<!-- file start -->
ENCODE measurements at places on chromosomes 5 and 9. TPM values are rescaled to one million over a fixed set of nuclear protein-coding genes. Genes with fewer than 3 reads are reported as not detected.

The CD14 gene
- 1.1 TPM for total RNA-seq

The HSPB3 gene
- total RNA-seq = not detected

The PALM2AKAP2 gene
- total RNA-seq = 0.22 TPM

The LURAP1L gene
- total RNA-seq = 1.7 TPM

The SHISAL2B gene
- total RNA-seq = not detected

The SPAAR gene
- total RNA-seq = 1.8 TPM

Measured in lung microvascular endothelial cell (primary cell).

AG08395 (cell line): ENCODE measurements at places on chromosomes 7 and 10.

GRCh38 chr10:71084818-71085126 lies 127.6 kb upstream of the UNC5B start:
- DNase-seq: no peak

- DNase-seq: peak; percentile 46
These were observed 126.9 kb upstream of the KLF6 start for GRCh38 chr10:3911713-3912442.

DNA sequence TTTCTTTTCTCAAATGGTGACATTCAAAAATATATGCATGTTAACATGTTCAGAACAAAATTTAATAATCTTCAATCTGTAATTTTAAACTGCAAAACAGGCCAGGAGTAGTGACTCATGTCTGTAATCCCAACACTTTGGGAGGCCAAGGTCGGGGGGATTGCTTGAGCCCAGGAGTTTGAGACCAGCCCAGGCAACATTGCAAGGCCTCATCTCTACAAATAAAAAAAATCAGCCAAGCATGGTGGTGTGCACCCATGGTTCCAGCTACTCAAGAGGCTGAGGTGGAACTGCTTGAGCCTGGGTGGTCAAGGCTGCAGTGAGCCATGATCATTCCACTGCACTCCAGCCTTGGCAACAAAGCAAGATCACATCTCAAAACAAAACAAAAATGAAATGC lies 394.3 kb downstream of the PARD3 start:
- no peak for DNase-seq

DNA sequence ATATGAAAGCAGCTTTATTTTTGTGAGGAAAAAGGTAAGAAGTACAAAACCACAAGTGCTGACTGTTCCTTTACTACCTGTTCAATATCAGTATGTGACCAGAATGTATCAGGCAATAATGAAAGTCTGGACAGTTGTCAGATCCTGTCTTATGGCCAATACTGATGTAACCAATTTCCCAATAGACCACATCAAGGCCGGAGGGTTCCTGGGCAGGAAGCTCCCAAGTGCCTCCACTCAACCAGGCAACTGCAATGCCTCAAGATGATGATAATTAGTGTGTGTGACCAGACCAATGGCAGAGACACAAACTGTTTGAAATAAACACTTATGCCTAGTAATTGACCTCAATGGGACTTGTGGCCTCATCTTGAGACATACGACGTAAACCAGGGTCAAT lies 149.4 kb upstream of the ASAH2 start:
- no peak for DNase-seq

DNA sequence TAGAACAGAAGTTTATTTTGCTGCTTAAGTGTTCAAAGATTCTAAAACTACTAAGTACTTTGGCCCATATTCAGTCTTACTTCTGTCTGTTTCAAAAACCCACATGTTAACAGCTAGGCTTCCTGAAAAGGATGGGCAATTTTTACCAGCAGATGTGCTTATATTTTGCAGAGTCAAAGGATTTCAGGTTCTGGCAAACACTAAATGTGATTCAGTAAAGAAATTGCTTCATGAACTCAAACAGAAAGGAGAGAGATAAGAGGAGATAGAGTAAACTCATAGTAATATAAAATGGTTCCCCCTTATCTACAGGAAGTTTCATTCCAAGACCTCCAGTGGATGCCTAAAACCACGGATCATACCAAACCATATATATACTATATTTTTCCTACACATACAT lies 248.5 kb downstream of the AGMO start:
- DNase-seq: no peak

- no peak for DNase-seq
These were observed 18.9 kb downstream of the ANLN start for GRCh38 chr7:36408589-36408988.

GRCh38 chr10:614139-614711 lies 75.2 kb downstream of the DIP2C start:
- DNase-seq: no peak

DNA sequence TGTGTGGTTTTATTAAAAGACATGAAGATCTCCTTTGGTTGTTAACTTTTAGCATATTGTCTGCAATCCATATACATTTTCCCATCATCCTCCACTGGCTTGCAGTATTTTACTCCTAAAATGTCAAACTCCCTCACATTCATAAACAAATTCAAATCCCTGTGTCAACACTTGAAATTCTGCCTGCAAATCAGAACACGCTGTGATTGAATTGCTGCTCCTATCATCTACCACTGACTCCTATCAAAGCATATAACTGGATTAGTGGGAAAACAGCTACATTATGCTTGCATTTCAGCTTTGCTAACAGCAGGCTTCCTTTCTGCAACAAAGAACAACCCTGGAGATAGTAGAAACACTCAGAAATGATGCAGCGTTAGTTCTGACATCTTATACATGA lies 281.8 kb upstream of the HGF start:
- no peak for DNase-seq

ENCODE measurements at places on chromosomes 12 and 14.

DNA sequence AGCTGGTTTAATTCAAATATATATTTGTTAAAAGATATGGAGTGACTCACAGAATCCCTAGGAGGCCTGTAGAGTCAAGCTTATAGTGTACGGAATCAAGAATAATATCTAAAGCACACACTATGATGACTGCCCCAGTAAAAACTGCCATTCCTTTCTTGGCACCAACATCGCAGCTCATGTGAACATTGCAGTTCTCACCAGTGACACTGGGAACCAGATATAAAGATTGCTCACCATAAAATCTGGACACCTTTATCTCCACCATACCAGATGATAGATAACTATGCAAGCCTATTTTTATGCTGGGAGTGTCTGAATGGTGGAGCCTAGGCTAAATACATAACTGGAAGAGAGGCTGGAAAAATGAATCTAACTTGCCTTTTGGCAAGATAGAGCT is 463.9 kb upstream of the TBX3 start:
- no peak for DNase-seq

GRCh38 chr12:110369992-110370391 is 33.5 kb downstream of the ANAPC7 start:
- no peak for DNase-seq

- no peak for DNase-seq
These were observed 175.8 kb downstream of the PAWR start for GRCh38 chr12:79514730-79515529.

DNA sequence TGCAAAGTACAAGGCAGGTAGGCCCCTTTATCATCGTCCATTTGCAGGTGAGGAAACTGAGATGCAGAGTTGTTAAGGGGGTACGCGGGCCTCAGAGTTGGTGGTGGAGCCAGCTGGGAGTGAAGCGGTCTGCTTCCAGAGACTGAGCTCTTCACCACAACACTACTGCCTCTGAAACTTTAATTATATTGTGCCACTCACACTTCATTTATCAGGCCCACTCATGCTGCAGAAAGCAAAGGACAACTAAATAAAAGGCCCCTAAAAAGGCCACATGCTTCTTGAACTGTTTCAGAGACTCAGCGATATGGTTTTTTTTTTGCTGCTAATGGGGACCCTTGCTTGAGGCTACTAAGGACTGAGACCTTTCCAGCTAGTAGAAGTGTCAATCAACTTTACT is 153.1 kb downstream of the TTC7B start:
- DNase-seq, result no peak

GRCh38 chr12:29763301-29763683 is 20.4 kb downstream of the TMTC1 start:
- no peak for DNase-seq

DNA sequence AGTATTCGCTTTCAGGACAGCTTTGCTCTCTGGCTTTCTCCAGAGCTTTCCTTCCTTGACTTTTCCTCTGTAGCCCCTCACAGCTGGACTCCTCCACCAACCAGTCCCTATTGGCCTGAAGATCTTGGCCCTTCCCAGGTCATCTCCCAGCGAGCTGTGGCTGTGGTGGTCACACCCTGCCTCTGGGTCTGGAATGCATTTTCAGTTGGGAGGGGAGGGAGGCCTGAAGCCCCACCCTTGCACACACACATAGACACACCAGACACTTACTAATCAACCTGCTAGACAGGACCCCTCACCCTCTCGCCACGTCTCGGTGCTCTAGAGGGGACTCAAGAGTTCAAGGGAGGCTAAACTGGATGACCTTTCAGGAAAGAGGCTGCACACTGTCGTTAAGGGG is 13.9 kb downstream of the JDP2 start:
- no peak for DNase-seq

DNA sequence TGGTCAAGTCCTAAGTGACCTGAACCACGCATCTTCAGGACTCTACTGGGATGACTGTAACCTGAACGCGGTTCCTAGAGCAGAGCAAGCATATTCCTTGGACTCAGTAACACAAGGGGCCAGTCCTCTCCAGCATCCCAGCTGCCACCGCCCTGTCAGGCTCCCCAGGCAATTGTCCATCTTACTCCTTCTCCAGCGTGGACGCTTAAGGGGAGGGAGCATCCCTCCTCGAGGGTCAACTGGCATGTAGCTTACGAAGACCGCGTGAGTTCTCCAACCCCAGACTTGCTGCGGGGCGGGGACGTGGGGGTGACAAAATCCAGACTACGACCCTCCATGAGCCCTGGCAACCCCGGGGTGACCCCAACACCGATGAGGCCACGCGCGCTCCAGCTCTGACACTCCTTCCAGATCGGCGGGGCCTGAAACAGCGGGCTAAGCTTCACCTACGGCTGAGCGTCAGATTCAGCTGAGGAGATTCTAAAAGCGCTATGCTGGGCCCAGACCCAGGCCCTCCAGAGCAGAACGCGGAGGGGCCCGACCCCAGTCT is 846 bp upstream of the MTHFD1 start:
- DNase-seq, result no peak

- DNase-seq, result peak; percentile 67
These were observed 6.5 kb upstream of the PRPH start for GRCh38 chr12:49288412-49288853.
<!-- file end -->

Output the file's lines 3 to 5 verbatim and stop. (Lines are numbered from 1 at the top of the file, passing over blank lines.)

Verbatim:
- 1.1 TPM for total RNA-seq

The HSPB3 gene
- total RNA-seq = not detected